A Bounded Index Test to make Robust Heterogeneous Welfare Comparisons
Kristian Orsini ()
Working Papers of Department of Economics, Leuven from KU Leuven, Faculty of Economics and Business (FEB), Department of Economics, Leuven
During last decade, improved macroeconomic and budgetary conditions have allowed for fiscal reforms in several EU countries. The main aim behind personal income tax reforms across Europe has been to reduce the tax burden on labour and to encourage work – especially for less productive workers. In this context, Anglo Saxon countries and more recently Continental European countries, including Belgium, have shown increasing interest in tax-benefit instruments awarding monetary transfers or tax reductions, conditional on employment. Using a discrete hours labour supply model, this paper assesses the impact of the 2001 Belgian Tax Reform on female labour supply. Results suggest that labour supply responses are moderate but significant by international standards. Yet, due to an uneven calibration of tax rebates and in-works benefits, the potential labour supply responses are rather dispersed over the whole range of the income distribution. Consequently, the gains from the reform do not appear to be evenly distributed across taxpayers.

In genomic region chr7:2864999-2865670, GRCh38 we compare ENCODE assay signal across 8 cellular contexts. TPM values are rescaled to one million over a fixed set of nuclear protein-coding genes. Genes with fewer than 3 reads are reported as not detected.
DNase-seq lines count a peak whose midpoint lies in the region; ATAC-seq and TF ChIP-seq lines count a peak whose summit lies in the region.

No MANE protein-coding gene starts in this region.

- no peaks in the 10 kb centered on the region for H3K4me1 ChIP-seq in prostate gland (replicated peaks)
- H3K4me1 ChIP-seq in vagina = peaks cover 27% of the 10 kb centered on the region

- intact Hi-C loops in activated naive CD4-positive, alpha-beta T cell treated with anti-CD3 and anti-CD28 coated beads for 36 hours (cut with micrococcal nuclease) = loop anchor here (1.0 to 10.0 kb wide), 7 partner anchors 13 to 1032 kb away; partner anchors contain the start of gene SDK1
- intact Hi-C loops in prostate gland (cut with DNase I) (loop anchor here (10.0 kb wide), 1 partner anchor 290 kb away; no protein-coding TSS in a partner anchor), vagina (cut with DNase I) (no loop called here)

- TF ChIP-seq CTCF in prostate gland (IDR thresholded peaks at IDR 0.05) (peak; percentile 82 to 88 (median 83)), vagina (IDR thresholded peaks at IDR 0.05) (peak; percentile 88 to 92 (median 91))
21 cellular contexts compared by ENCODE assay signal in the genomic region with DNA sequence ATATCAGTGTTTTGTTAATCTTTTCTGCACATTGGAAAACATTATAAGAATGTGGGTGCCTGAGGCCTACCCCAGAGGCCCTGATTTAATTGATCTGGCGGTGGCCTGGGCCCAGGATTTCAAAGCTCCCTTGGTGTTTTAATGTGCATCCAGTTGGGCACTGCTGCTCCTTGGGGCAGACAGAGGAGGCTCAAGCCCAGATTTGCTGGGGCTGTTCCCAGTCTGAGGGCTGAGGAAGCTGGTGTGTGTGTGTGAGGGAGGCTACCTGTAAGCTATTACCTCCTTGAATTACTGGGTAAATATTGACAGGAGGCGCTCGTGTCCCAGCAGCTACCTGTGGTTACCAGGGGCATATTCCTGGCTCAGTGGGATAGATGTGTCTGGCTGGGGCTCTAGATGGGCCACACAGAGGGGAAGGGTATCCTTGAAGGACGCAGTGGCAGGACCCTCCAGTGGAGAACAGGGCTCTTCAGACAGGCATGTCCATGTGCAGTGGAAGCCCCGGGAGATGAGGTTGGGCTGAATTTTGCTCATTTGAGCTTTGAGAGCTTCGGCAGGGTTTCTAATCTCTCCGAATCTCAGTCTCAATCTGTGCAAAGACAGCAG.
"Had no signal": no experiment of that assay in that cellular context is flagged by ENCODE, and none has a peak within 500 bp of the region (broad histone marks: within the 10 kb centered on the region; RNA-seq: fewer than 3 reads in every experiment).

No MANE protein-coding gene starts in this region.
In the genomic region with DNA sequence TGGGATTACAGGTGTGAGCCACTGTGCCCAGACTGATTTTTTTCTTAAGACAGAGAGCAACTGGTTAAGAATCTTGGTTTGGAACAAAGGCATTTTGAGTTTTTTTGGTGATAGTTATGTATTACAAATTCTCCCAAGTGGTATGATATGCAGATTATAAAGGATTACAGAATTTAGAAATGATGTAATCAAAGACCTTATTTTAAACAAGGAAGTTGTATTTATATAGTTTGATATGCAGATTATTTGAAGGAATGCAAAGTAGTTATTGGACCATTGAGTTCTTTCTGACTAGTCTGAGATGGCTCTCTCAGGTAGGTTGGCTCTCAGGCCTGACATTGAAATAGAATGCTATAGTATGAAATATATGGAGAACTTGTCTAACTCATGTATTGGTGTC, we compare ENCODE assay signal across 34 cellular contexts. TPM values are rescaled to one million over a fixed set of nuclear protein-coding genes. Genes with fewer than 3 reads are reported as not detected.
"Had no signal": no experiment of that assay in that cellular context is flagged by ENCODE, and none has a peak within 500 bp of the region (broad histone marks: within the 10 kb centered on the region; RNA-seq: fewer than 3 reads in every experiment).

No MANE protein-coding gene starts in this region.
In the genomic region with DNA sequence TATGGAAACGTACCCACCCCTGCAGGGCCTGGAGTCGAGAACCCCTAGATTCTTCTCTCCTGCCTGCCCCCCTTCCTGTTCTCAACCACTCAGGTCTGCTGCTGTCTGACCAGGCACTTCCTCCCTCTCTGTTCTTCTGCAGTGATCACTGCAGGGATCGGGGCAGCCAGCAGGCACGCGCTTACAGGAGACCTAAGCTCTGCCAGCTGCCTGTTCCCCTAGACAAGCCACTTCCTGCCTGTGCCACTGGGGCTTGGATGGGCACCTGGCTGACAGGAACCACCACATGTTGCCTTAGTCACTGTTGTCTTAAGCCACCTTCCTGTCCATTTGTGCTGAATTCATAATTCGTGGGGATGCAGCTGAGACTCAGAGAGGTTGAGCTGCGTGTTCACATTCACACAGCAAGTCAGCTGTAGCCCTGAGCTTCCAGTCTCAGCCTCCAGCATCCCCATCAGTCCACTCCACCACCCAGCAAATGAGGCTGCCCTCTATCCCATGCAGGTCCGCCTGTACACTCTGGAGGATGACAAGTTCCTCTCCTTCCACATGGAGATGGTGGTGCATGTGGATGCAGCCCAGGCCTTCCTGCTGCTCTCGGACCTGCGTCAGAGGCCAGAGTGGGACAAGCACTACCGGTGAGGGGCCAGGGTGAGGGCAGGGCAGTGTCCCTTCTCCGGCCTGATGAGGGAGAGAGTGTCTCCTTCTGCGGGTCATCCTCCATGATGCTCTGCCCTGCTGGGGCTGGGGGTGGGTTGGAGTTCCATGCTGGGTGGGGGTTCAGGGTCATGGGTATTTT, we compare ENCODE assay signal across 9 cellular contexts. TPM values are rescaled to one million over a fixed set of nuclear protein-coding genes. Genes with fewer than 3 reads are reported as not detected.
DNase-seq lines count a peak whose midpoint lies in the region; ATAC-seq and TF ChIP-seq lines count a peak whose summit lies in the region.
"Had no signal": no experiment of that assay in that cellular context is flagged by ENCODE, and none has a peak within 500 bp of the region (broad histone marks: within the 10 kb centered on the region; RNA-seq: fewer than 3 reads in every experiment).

References: Add references at CitEc
Citations: Track citations by RSS feed
Downloads: (external link)
This item may be available elsewhere in EconPapers: Search for items with the same title.
Export reference: BibTeX
RIS (EndNote, ProCite, RefMan)
Persistent link: https://EconPapers.repec.org/RePEc:ete:ceswps:ces0504
Access Statistics for this paper
More papers in Working Papers of Department of Economics, Leuven from KU Leuven, Faculty of Economics and Business (FEB), Department of Economics, Leuven
Bibliographic data for series maintained by library EBIB ().